- Outside the Product Owner and the implementation team, senior stakeholders may require milestones articulating deliverables.
- Epics or Themes, high-level declaration of the “Release” essence, rolls up from Features, and Product Backlog Items (PBI). Relative effort estimations may be applied at the PBI level, and then rolled up to calculate/guestimate the duration of Epics.
- Look toward SAFe (Scaled Agile Framework) to change the culture by providing an opportunity for the entire organization to participate in the Agile process. “Product Increments” present windows of opportunity every 8 to 10 weeks.
- Product Increments may involve multiple scrum teams, their scope, and how these teams may intersect. In order to synchronize these Scrum Teams, SAFe introduces Agile Release Trains (ART), and Release Train Engineers (RTE) to coordinate cadence of the scrum teams to be in alignment with Epic and Feature deliverables.
- Stakeholders may require a “waterfall” plan to understand delivery timeframes for milestone artifact deliverables. For example, “When do we deliver in the plan? We have dependencies on XYZ to build upon and integrate”
- External teams may have dependencies on artifacts delivered in the plan thus cross scrum team interaction is critical, sometimes through a reoccurring ceremony “Scrum of Scrums“.
- Additional transparency into the scrum team or the “Circle of Trust” can be provided through the use of Dashboards. Dashboards may contain widgets that produce real-time views into the current initiative. Key Project Indicators (KPIs), metrics being monitored to determine the success of Product ABC Epic Phase completion.
- Dashboards may include: Average Team Velocity, Burn Down, Burn Up, Bug Status by Severity, and metrics that are initiative focused, e.g. N out of Y BI Reports have been completed.
Individuals and Interactions over Process and Tools
Stereotypical software developers are introverts, heads down, coding. Articulating where they are in the development lifecycle sometimes heavily relies upon tools for measuring progress such as JIRA, Product Backlog status of User Stories, e.g. “In Progress” with an Effort estimation of 3.
“Blocked” User Stories may require the implementation team to “break out of their shell” and work with their teammates to “unblock” Product Backlog items. It breaks people out of their comfort zone. We need to discuss options and opportunities for removing blockers. “All for One, and One for all”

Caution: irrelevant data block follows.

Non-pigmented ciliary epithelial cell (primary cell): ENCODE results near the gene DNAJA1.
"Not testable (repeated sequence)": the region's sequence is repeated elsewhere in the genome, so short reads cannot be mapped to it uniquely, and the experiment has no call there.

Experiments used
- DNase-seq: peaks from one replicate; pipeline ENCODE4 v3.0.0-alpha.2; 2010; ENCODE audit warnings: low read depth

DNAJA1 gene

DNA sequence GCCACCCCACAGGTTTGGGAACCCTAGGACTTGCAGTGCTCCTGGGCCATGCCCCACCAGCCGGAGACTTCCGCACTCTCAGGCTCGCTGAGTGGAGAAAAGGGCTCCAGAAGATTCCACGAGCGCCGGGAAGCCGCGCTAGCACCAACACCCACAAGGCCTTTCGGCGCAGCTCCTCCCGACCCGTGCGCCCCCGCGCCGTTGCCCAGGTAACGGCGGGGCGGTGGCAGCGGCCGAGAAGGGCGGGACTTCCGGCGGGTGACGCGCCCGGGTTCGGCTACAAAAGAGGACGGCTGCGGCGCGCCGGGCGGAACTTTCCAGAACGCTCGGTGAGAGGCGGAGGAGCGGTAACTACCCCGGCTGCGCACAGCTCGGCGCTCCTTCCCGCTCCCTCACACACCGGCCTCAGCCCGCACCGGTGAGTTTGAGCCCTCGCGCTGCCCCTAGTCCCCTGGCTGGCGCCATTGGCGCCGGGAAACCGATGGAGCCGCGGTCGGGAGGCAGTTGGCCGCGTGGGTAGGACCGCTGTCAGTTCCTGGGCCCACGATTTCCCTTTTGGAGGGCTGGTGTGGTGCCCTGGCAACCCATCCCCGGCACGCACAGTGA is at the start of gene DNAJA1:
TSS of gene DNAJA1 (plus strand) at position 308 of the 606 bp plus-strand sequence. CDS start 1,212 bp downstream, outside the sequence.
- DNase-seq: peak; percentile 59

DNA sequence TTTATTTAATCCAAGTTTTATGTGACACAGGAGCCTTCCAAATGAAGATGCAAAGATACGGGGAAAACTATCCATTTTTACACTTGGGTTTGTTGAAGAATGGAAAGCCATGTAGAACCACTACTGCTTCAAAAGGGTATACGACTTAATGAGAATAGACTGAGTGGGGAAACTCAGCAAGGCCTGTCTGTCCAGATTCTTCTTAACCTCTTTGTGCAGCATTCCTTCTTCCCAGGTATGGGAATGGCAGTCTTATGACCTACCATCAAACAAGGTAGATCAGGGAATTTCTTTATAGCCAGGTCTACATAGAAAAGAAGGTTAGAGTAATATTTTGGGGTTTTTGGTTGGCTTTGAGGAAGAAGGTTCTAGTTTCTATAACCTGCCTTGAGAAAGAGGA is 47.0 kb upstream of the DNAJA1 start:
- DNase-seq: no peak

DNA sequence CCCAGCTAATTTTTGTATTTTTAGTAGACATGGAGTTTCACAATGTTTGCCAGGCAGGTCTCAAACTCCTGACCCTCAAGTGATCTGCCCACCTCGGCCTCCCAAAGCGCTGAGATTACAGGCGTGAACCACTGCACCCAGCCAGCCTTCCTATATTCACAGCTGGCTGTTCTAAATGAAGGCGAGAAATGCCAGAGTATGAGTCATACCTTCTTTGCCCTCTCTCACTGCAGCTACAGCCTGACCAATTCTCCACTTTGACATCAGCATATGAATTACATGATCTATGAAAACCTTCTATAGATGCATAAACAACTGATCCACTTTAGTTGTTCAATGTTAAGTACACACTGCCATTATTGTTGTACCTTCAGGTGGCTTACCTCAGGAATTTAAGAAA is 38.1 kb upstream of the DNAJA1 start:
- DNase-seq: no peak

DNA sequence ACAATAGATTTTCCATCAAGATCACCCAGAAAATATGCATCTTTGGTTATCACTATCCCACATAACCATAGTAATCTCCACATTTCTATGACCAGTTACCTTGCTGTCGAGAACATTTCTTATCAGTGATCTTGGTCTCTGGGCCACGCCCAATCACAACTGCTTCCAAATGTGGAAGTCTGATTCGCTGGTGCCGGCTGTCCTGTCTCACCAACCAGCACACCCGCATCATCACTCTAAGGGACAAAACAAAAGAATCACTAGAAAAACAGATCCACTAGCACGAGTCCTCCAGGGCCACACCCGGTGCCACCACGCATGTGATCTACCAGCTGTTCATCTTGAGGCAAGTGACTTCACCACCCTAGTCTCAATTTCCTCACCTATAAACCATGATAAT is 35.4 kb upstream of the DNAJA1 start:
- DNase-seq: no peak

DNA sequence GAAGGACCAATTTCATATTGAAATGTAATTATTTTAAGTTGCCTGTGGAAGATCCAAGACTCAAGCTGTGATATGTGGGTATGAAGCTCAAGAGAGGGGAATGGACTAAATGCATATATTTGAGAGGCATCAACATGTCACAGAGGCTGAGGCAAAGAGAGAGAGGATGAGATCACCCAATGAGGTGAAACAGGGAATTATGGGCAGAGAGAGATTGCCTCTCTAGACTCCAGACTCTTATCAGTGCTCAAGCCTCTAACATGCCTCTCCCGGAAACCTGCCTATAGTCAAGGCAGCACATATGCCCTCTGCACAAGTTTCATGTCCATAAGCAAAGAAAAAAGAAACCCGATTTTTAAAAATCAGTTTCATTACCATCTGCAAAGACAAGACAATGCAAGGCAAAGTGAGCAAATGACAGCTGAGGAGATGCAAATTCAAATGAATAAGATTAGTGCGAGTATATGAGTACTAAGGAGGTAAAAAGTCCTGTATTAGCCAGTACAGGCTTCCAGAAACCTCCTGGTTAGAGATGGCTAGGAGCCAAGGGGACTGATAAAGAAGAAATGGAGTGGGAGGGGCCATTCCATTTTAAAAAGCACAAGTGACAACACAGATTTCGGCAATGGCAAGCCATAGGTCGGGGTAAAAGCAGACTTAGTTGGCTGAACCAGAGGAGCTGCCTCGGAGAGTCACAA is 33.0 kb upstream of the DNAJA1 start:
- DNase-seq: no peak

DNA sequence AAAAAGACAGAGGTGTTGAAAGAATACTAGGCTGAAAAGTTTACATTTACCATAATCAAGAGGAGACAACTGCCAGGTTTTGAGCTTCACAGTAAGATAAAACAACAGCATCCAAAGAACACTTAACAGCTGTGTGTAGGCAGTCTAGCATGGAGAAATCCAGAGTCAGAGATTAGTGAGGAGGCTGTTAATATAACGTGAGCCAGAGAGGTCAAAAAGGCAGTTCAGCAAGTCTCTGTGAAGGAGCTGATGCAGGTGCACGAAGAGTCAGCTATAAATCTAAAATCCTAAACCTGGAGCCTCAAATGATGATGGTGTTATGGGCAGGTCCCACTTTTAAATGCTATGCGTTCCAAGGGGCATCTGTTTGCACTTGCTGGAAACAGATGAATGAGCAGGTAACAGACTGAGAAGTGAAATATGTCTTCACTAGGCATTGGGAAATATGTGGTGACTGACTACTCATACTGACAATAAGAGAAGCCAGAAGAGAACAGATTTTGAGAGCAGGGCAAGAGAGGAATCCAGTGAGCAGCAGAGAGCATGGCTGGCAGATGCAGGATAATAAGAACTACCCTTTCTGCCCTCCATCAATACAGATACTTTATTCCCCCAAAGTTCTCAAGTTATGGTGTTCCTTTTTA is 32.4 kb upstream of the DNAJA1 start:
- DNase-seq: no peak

Working Product over Comprehensive Documentation
Over a decade or so ago, the measure of my merit was the complete test coverage of requirements for software implementation. Back then I was a QA lead, and my focus was to make sure all use cases for the software under development had complete test coverage.
Requirements changes from our business through our business analysts must be vetted with the QA team so use cases/test cases must be updated to ensure coverage. Sometimes a dependency of one requirement had a ripple effect throughout the software, so lots of documentation updates were required. Milestone dates were in many cases fixed, so teams were squeezed to do more with less time.
Flash forward to today, and leveraging Agile principles, I breathe a slight sigh of relief. Iterating product delivery via sprints every 2 weeks is supremely better than attempting to traverse updates to Business Requirements Documents (BRD), and technical specs. User Stories in a Backlog are much more succinct, and in some cases, a bit more abstract leaving functionality open to some level of ambiguity and interpretation.
Sprint Close scrum ceremonies every two weeks with our Product Owner, the central mouthpiece for the definition of the software product helps define the path forward. Did we get it right? Where do we need to make changes? There is no substitute for an evolving product and accompanying dialog with our Product Owner.
Customer Collaboration over Contract Negotiation
Both sides of the aisle seem to agree, building a solution with iterative input from the customer enables the product vision to be realized far better than without frequent touchpoints.